Just like with every body part we train, there are small mistakes we make that can make a huge difference when it comes to the results we see. Shoulders are no different; in fact, shoulders might be the body part we make the most mistakes while we train. Today we’ll touch on a few of the more common mistakes we see when performing some of the popular shoulder exercises

We Use Our Traps Too Much

This is a common occurrence for the majority of upper body exercises, but will be especially predominate in shoulder exercises.  Once again, this is a function of our body to try to make lifts much easier for us, and while I’m sure we appreciate that… I’m sure we also want to get better gains as well!

This issue takes a little bit of work and thought to correct, but once we address the issue it can be quickly resolved. As we are performing our exercises we need to really concentrate on using the Deltoid, and by trying to keep our shoulder blade in a neutral position but depressing the shoulders (pulling your shoulders down) and retracting them (pulling the shoulders together). “Sit up straight” as our parents used to yell at us (I fixed my posture just now, I hope you did too). Keeping this position is tough initially, as we do typically have weaker lower traps, and a dominant chest but if we keep working on the position it should be easier to maintain.

With our shoulders now “set” we can allow the Deltoid to be the primary mover for the exercise opposed to using the traps. This also reduces the amount of momentum we use to perform the exercise, increasing the effectiveness and probably forcing us to use a lighter weight!

Leaning Back During The Overhead Press

When we are struggling with our overhead press, our body naturally attempts to find the path of least resistance. In an effort to recruit more muscles to help with this movement we tend to lean back, creating an arch, which allows us to recruit some of our chest to actually help with the press. This turns the exercise into a dangerous, unsupported version of an incline chest press.

Not only does it take away from the shoulder muscle recruitment, but it also puts a lot of unnecessary tension on the low and mid back. This added tension could put our discs and vertebrae in danger of serious harm.

Typically this fault is caused by either the individual using too heavy of a load, or a failure to keep their core and shoulders tight throughout the movement. This isn’t just while standing either. We have to ensure we are keeping our body nice and tense, with our spine aligned as we are doing the seated version of the press as well.

By setting our shoulders, and bracing our core properly, we can allow ourselves utilize the shoulder more effectively in our lift.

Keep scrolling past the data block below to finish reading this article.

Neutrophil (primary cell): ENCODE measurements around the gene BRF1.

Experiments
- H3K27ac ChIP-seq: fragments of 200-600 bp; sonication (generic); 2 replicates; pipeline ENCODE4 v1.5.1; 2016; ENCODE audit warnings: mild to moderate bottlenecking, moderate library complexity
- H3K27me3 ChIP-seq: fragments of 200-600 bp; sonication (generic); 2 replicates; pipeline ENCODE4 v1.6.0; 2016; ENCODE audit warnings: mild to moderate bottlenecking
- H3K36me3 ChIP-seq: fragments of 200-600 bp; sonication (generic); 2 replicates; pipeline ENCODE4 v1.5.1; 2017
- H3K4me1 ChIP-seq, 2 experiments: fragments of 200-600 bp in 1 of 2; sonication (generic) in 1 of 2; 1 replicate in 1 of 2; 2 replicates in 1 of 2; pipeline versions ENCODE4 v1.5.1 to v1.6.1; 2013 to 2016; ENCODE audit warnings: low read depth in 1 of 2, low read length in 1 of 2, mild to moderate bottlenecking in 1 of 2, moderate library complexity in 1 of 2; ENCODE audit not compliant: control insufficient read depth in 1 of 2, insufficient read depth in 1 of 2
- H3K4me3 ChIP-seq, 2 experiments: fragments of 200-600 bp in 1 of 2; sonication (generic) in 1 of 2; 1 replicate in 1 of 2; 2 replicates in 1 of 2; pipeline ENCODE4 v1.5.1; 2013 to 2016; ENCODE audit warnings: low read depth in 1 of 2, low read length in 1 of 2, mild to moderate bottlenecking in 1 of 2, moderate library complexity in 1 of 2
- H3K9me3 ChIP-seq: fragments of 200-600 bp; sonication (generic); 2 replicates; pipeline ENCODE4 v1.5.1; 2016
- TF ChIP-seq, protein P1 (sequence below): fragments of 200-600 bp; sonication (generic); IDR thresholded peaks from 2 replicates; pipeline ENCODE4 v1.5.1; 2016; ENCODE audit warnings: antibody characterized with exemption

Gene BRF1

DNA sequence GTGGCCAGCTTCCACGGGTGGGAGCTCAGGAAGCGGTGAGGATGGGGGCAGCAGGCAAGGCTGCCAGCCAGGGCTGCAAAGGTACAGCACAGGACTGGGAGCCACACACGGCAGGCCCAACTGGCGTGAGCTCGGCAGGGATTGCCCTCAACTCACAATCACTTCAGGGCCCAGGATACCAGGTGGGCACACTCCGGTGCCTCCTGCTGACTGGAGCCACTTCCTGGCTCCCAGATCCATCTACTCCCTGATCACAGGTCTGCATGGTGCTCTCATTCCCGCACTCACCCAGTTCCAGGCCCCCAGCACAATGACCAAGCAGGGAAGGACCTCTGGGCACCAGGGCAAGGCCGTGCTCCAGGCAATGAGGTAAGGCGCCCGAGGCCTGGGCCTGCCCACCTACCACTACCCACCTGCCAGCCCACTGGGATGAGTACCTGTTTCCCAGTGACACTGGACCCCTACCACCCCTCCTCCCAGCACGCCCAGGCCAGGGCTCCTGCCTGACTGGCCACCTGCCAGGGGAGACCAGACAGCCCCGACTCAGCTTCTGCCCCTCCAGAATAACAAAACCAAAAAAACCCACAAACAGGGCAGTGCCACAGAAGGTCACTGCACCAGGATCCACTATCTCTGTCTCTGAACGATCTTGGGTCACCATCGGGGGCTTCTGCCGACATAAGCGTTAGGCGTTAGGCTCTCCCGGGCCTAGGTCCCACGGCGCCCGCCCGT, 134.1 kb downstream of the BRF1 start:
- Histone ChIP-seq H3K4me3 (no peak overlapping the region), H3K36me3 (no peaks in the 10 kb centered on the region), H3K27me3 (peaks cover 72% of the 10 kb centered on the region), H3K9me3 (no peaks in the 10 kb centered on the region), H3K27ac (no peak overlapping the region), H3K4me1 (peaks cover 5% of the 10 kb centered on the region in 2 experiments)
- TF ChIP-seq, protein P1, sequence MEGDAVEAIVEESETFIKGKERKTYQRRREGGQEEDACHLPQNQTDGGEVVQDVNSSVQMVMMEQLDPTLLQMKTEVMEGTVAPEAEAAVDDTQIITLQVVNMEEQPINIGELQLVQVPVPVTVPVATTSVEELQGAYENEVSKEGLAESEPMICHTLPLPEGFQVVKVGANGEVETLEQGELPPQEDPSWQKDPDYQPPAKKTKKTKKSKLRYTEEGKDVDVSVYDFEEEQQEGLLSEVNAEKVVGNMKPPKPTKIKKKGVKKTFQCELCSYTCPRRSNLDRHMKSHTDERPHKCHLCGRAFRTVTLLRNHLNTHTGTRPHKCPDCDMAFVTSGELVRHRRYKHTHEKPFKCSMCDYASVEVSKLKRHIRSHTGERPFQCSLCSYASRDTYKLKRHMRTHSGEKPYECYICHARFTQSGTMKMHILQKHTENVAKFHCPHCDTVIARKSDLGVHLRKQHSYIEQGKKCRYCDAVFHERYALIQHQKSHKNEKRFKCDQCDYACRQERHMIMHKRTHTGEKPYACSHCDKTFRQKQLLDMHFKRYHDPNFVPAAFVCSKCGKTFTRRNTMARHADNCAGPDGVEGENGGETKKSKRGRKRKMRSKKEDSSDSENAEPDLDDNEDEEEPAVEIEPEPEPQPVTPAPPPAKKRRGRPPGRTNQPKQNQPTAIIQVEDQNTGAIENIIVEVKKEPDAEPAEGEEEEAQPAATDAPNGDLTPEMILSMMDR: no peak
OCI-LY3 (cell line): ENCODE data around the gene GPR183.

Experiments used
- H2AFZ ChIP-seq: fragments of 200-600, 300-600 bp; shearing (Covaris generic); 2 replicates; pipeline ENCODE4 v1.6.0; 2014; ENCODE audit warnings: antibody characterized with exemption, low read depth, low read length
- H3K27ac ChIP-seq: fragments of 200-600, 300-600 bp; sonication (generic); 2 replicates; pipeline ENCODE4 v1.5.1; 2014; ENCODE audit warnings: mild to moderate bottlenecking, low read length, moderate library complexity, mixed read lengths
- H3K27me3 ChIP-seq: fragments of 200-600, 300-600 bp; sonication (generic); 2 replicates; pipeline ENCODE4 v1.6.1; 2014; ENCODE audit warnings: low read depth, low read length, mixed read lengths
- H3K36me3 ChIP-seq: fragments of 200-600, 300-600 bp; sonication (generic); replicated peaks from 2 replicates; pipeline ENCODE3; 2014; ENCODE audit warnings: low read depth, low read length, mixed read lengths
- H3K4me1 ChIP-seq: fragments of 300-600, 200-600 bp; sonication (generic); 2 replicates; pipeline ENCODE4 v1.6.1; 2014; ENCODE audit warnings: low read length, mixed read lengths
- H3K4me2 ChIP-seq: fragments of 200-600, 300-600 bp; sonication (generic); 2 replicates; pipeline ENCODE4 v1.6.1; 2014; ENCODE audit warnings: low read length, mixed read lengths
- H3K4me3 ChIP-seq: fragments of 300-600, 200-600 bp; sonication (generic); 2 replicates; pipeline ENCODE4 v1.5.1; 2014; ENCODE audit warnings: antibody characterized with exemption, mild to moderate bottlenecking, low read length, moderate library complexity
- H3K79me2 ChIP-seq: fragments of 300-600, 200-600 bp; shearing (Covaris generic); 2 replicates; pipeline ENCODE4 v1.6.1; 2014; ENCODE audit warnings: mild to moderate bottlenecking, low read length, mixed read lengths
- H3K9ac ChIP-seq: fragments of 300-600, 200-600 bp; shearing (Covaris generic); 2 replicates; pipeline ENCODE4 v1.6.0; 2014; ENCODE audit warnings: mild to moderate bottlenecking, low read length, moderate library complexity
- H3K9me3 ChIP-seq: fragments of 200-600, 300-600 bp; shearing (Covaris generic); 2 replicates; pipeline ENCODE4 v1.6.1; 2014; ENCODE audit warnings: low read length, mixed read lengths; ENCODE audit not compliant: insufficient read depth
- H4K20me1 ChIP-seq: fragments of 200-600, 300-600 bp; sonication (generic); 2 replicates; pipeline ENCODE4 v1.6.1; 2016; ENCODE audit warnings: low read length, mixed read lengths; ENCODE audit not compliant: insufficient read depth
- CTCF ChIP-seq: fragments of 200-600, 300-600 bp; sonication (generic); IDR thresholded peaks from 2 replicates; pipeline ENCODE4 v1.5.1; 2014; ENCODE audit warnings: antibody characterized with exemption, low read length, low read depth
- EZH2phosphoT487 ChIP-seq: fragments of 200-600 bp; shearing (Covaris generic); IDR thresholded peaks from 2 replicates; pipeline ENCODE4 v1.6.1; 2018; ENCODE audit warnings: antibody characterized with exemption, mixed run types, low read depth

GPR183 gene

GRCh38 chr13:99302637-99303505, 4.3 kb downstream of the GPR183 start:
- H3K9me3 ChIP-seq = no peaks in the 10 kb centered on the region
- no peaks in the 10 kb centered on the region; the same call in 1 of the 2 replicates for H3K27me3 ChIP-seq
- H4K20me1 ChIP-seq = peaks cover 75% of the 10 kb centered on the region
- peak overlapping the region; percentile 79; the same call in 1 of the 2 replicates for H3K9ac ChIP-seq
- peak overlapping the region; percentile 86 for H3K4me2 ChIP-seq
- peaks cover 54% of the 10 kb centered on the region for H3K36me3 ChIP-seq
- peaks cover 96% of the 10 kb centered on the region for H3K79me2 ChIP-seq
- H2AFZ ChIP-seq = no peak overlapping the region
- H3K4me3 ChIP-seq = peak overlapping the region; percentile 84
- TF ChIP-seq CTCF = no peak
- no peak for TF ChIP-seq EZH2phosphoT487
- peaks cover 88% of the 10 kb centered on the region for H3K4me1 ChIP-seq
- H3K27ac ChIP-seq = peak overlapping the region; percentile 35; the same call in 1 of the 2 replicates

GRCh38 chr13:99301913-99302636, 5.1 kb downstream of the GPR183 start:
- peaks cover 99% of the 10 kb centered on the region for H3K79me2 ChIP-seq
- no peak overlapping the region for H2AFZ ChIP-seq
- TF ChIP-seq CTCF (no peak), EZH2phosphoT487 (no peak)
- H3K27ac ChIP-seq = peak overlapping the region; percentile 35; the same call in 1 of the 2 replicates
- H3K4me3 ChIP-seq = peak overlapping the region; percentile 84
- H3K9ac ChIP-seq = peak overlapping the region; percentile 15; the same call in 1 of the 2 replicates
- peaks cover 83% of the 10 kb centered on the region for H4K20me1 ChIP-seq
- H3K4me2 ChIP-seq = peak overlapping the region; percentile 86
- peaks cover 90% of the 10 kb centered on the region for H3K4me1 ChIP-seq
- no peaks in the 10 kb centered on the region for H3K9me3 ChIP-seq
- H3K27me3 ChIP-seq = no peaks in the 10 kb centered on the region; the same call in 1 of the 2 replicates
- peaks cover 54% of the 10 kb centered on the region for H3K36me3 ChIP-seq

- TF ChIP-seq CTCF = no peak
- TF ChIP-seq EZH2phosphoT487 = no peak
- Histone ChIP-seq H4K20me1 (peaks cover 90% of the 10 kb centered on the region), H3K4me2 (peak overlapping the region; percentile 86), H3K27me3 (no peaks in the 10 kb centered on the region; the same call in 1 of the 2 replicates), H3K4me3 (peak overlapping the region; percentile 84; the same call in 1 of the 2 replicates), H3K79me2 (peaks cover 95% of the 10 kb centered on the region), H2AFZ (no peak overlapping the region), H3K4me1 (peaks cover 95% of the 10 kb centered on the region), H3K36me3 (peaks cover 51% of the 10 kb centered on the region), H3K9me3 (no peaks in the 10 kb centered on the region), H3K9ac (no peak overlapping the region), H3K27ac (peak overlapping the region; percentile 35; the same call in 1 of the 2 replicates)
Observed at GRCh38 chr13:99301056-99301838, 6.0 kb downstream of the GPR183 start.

We Don’t Train Our Entire Deltoid

When we think of shoulder workouts we typically think about shoulder presses, lateral raises and front raises, but that doesn’t cover the whole spectrum. The Deltoid has three points of origin, creating an anterior, lateral and posterior section of the Deltoid. To build stronger, more defined, and bigger shoulders we need to implement all three sections in our training.

It’s pretty common we will train the anterior of their shoulders more often than the other heads, as it does get recruited in many chest exercises as well as overhead presses, and front raises. The lateral head will be used in (you guessed it) Lateral Raises, Arnold Presses and Side Planks.

The Rear or Posterior Deltoid however is typically the one left out of the equation, and where we typically lack in our training. With all training, we do need to make a conscious effort to work more of our back/posterior of our body, as it doesn’t get used as much in day-to-day life. Not only will training the Posterior Deltoid create a more full and round aesthetic look, but it will be effective with our posture as well. We can focus on the Rear Deltoids by performing Face Pulls, Rows (especially high rows), and Reverse Fly’s.

By concentrating on all the heads of the Deltoid we can create a more stable, strong, and symmetrical shoulder. 

These 3 tips can help us train our shoulder more effectively, and much more safely as well. By implementing these small aspects, we can see better results and train smarter, while we are working harder!

I’ll be back with some tips to Build Bigger Shoulders in just a few weeks! Stay tuned for more, and see you on the floor! 

Rich Hill

CSEP – Certified Personal Trainer

RK Athletics – https://linktr.ee/RK_Athletics

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